Well, what do you know?

As the academy looks beyond the traditional roles played in assessment by essays and timed exams, new techniques are helping to turn students into active partners in their own learning. Rebecca Attwood reports

January 29, 2009

Will it be a wiki or a blog? A podcast or a portfolio? What about a role play or peer assessment? Where once an essay would suffice, today there are a plethora of possibilities when it comes to testing university students' knowledge and abilities.

Some educationists speak of a sea change having taken place in higher education assessment over the past ten to 15 years, while others think the pace has been frustratingly slow. But it seems that in some university departments at least, traditional exams and essays are beginning to lose something of their once all-powerful hold.

To provide snapshots of current practice, Times Higher Education asked universities to send in examples of their innovative assessment methods, ranging from students submitting "digital stories" to students setting their own marking criteria (see box, page 36).

But is this wondrous or alarming? For some, these "newfangled" methods set alarm bells ringing, particularly where marks count towards a student's degree. Many of the issues surrounding assessment are highly contentious, provoking debate about standards and fairness. However, there seems to be little doubt that assessment matters.

"Assessing students is the most important thing we ever do to them," says Phil Race, visiting professor in assessment, learning and teaching at Leeds Metropolitan University.

"Our assessment can affect their whole lives, their degree classification and the sort of job they get, so we should be naturally concerned and careful to get it right."

Graham Gibbs, visiting professor at Oxford Brookes University, says assessment is teachers' main lever "to change the way students study and get them to put effort into the right things".

Ever since the National Student Survey was launched in 2005, students have consistently given the lowest scores to the assessment and feedback they receive. The National Union of Students says this means there is some way to go before the sector does indeed "get it right".

This week the NUS will launch a document setting out ten principles that it wants to see universities adopt (see box, page 34). It will be sent to students' unions all over the country, which will be encouraged to sit down with university heads of teaching and learning to identify areas for improvement.

Aaron Porter, NUS vice-president (higher education), says: "Students are sending a clear message to us that assessment practices in higher education are often out of date.

"Looking at the NSS results over the past few years, there has been only a 3 per cent increase in satisfaction in this area. While we welcome the small rise, it is not nearly good enough. I don't think there is any excuse not to tackle this head-on if there is such a clear level of dissatisfaction."

Assessment is often described as having two purposes: one lies in measuring someone's performance to communicate it to the outside world; the other in helping the student to learn. The NUS, and many academics who study assessment, argue that there is currently too much emphasis on the former at the expense of the latter.

Assessment should be "for" learning, not simply "of" learning, the NUS assessment briefing says. It calls for more formative assessment - methods that do not necessarily count towards end-of-course or module grades - and feedback to aid the learning process. There should be greater use of peer assessment, in which students assess each other's work, and self-assessment, where they evaluate their own efforts.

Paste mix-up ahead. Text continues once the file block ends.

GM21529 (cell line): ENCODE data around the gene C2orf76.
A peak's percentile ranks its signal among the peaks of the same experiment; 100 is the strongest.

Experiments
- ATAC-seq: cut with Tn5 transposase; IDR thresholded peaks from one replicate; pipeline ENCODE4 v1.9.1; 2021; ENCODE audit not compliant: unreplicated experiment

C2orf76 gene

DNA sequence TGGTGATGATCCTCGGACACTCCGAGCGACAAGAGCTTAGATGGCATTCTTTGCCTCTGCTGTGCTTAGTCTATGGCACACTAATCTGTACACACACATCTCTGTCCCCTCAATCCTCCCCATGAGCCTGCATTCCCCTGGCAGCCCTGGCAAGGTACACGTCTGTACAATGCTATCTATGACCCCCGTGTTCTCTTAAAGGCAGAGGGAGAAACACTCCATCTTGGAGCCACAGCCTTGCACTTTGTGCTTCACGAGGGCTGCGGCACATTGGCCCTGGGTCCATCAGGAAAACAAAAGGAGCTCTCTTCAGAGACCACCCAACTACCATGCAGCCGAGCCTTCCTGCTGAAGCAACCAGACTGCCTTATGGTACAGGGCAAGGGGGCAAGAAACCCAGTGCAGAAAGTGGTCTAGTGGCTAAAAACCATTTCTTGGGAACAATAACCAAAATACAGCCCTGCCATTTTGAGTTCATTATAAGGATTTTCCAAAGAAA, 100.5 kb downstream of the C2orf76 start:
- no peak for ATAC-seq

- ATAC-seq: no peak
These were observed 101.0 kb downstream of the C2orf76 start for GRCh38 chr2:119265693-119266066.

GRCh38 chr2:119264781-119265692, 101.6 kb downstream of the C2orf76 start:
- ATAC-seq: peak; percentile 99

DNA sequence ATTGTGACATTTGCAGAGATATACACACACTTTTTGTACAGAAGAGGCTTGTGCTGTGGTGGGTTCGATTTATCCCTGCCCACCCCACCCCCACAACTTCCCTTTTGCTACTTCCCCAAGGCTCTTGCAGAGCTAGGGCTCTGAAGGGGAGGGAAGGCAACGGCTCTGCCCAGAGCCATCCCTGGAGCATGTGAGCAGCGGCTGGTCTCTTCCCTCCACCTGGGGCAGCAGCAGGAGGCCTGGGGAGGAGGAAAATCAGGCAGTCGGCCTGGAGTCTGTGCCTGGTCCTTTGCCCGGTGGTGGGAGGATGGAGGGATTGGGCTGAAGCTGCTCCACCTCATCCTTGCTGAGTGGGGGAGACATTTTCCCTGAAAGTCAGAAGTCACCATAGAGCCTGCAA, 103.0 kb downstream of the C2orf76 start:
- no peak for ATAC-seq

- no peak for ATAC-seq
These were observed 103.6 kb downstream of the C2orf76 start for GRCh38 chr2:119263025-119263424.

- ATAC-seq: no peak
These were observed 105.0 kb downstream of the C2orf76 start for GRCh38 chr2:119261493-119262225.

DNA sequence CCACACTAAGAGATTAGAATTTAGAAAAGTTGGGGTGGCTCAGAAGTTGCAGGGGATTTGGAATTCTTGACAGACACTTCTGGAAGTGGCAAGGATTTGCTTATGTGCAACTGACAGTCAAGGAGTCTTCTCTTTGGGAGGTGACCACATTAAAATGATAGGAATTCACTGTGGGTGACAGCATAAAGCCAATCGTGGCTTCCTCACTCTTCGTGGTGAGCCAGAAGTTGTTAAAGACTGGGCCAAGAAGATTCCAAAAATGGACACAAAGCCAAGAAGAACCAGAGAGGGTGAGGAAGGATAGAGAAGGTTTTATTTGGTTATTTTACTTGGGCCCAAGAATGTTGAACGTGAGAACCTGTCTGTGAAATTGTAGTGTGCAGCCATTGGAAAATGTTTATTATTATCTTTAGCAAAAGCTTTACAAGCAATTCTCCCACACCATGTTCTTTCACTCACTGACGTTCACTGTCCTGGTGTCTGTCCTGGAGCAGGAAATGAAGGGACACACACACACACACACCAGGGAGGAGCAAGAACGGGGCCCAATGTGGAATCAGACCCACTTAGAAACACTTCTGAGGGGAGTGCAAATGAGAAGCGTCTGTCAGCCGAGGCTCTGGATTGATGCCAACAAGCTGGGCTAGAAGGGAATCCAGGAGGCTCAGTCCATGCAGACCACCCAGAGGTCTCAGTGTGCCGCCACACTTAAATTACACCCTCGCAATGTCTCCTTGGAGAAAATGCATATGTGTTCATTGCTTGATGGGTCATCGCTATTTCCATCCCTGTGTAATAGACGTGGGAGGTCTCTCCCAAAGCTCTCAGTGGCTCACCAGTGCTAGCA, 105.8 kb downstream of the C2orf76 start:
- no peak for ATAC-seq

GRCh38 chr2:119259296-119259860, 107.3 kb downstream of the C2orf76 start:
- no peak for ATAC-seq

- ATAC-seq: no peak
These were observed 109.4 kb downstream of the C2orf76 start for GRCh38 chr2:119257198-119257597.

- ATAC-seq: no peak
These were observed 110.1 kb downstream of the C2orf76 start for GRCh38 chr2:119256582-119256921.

Compared with schools and further education colleges, universities have considerable autonomy when it comes to what they assess and how they decide to assess it. Dai Hounsell, professor of higher education and vice-principal at the University of Edinburgh, has been monitoring the extent to which institutions capitalise on this freedom.

Assessment processes are changing fast, he says. It is now rare to find a degree programme in the UK that does not involve a dissertation or project that students carry out in their final year that is "summative" - counting towards a degree classification. But he identifies a "terrible anomaly".

"Almost all universities that I'm familiar with require their students to submit work in word-processed form, if not electronically. Yet many of them still cleave to a system where 'sudden death' handwritten exams are a major element in determining degree classification."

One problem with this is purely physiological. "Computer use means that students are losing the capacity to write quickly for lengthy periods. You just create muscular cramp."

More importantly, the advent of information technology has changed the way people write. "We can write things in almost any order and go back to revise them. Handwritten exam answers involving extended prose and essays are increasingly calling for strategies that students are no longer familiar with.

"That in itself would be problematic, but what we also have to remember is that those strategies aren't required in the world beyond university either. Students are not going to go into jobs where someone is going to say 'I'm sorry, but you have got to submit a handwritten answer in the next 30 minutes.' It is a sort of white elephant and in many ways I think there is a lack of readiness to confront that.

"Our universities - and, I guess, especially Oxford and Cambridge - cannot simply pretend that the problem isn't there. I think students will increasingly argue that it is quite unfair and unreasonable to expect them to go on in this way."

One common theory is that student dissatisfaction with assessment has coincided with the sector's expansion.

Race says: "We can't continue to do with 200 students now what used to be done with 20 students ten or 15 years ago. We haven't got the person power in the system to give feedback in the same way and we have to therefore give our students the best we can by altering the way we do things.